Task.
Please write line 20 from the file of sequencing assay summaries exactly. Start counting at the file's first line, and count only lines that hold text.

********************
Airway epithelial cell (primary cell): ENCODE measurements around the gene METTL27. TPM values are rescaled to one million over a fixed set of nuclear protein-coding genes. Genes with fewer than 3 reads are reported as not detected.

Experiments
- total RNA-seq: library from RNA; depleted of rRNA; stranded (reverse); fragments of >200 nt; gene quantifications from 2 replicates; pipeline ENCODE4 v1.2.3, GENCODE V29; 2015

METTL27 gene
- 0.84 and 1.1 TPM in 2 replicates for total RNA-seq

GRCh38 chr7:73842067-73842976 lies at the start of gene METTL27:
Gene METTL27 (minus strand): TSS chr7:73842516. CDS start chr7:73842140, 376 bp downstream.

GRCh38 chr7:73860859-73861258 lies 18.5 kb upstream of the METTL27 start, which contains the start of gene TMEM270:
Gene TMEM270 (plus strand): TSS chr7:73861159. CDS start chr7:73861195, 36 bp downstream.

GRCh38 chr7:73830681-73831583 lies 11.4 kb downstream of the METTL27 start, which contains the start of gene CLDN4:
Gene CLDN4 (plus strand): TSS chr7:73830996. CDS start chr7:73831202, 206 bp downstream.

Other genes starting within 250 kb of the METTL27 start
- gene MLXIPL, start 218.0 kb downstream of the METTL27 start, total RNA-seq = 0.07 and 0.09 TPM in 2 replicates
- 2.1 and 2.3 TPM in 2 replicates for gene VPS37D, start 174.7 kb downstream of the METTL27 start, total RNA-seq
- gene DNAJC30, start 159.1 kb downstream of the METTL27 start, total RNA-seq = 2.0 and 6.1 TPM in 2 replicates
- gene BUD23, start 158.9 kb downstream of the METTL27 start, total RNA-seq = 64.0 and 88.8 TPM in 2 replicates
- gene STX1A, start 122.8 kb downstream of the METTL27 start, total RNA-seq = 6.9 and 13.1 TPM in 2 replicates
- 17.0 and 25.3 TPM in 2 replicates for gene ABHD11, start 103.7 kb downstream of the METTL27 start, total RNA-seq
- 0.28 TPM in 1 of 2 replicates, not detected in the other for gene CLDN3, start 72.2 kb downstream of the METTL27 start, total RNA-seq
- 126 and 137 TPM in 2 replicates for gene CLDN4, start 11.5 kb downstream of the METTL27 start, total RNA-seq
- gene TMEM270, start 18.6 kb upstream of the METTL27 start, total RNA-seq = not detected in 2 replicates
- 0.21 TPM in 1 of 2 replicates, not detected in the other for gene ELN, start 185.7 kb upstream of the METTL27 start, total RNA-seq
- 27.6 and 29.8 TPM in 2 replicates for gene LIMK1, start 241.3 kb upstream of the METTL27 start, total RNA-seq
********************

- 126 and 137 TPM in 2 replicates for gene CLDN4, start 11.5 kb downstream of the METTL27 start, total RNA-seq